|The renewed joust for the world land speed record will never be contested again in the Black Rock Desert if environmental protection groups have anything to say about it.|
battle lines have been drawn between jet-powered
vehicles, they've also been drawn between environmental
preservationists and the Bureau of Land Management.
Craig Breedlove of Rio Vista, Calif. was the picture of mixed emotions after his failed attempt on Oct. 28 to wrest the title from Richard Noble of Great Britain.
He was shaking from a brush with disaster after his car veered off course at 675 miles per hour and he was worried about the damage to his car. He was also bitter about having his schedule squeezed by legal action which sought to prevent his run.
"If the environmentalists wanted to keep an American from getting the record, they succeeded," Breedlove said.
Susan Lynn, executive director of Public Resource Associates, issued a "no comment" to Breedlove's statement. "I have nothing against him personally," she said.
Public Resource Associates (PRA) is a privately funded non-profit organization focusing on natural resource and public-land policy issues. Based in Reno, it is funded by John Livermore, a geologist who was involved in the original discovery of Nevada's gold-rich Carlin Trend.
Breedlove, Noble and Gary Swenson of Puyallup, Wash. were granted BLM special recreation permits for Sept. 16-Nov. 15. Environmental groups then filed an appeal and asked for a stay of execution to prevent use of the desert.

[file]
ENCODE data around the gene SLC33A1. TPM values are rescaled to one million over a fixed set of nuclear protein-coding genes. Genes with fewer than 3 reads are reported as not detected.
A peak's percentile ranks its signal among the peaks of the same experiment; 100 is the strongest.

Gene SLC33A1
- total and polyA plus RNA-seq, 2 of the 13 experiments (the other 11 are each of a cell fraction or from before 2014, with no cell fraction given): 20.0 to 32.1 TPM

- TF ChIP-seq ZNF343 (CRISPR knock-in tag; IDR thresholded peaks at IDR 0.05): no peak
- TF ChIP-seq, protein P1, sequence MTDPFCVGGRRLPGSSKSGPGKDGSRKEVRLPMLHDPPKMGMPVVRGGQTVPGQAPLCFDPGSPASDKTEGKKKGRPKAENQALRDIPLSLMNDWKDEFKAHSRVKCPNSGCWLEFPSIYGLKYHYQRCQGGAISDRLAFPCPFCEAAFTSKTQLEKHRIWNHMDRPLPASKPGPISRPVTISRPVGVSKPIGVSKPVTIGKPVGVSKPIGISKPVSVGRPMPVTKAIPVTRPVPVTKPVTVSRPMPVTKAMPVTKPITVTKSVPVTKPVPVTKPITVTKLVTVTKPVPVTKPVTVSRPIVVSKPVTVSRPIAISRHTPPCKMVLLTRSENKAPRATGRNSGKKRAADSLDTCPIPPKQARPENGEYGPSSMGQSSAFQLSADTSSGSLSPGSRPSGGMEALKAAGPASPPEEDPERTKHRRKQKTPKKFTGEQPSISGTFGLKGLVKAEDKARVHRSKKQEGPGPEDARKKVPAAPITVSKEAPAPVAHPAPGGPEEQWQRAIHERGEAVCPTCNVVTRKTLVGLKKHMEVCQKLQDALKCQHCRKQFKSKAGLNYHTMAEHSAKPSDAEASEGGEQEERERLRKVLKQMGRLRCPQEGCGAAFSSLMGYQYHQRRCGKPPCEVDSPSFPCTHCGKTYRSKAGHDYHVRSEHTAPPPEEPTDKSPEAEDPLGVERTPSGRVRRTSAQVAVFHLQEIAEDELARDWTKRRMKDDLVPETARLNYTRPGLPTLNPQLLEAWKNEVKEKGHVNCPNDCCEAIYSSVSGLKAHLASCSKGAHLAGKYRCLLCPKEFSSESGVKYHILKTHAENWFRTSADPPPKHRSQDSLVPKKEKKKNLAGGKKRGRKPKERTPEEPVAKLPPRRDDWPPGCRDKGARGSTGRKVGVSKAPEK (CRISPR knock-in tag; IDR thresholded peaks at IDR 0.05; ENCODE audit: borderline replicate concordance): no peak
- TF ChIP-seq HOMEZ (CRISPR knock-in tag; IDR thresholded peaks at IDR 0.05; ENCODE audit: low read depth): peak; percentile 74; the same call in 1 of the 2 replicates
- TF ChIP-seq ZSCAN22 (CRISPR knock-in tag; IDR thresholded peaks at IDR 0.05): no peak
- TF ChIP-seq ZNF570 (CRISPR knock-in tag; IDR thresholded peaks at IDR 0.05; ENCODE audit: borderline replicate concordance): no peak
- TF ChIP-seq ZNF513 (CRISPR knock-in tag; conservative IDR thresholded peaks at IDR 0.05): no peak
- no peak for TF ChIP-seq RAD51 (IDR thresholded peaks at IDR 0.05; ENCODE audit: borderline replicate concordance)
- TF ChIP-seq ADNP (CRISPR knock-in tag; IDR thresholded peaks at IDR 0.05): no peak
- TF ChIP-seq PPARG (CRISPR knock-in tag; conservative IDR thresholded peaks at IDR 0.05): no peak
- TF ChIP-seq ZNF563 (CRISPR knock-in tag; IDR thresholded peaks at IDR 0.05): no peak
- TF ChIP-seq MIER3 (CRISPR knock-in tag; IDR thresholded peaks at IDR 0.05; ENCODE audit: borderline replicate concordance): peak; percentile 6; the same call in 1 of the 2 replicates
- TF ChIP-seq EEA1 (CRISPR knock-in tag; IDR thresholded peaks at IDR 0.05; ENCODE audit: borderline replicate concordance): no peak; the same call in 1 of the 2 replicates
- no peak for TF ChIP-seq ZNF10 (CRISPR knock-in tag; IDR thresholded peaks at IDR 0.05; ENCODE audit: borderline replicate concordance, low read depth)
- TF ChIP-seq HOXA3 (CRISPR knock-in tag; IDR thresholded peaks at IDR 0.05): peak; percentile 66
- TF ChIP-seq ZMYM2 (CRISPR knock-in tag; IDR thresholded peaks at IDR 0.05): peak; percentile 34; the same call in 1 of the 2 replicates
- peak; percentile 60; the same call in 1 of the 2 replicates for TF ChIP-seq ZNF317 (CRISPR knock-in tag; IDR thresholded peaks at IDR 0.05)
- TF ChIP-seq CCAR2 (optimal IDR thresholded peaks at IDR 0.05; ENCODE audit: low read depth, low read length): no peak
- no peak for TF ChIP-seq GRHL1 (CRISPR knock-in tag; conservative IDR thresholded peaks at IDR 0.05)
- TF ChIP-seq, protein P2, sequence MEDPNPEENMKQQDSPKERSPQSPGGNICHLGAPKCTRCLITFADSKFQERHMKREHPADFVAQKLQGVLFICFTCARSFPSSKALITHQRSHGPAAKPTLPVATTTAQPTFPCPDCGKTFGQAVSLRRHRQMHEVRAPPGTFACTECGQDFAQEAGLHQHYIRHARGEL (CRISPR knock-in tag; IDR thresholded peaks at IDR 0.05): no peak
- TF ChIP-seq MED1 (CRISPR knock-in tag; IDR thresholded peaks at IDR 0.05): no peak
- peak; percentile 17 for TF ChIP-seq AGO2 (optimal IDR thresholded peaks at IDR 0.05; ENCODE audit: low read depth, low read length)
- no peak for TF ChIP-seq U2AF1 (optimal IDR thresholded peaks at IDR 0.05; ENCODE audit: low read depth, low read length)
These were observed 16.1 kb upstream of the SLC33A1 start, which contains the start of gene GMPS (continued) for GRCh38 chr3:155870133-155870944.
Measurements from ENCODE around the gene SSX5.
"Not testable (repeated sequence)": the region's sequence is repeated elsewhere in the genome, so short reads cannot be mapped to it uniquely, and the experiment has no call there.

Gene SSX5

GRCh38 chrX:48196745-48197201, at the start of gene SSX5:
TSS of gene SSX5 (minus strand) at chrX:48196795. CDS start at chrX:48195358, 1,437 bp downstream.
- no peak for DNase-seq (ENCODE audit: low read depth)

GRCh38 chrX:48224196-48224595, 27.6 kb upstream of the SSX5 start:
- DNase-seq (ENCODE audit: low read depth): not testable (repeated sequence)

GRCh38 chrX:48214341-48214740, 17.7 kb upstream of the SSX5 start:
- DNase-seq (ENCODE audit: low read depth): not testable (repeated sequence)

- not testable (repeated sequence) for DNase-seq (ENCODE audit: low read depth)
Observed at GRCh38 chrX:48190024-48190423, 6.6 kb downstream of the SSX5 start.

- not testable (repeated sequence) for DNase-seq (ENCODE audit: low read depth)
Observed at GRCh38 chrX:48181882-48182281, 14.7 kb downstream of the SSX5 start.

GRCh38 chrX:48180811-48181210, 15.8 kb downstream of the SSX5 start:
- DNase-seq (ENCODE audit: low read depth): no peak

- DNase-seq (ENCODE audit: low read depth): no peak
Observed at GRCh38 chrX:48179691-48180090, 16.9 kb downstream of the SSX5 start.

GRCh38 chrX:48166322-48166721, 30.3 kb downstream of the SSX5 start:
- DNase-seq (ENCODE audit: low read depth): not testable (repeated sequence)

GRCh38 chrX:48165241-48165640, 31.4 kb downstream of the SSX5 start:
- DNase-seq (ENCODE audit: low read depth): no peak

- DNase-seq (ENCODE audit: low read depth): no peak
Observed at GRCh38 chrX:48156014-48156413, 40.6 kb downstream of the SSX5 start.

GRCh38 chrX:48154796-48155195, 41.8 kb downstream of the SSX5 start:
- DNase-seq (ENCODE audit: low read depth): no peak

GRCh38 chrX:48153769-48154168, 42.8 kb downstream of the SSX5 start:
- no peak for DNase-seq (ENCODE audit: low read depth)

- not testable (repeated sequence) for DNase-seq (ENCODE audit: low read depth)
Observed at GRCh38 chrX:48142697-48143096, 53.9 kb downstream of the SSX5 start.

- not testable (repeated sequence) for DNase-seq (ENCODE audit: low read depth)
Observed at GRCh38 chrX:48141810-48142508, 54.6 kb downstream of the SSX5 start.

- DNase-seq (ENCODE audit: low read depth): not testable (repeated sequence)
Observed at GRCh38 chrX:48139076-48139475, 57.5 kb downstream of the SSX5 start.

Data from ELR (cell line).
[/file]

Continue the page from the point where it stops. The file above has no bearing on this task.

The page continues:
Bruce Harris, a deputy chief administrative judge, refused to grant the stay.
An appeal was filed by the Coalition for the High Rock/Black Rock National Conservation Area. Included in the coalition, besides PRA, are representatives of the Oregon-California Trails Association, the Sierra Club, the National Wildlife Federation, Nevada Bighorns Unlimited and the Wild Horse Protective Association.
Lynn said she could not comment on the legal proceedings and said she had no idea how long it would be before the appeal was ruled upon.
"From what I've heard, it could be anywhere from nine months to five years," she said.
Lynn Clemons, outdoor recreation planner for the BLM's Winnemucca district office, said he expects a decision "anywhere from six months to a year."
So what were the concerns over the use of a small portion of the smooth, brownish-white playa formed by the ancient Lake Lahontan
covering 400 square miles whose
southeastern edge is just outside of Gerlach, Nev., 100
miles north of Reno?
"Very emphatically, yes, we are
going to be looking at the safety factor for the next
attempt," he said.
copyright (c) 1996,
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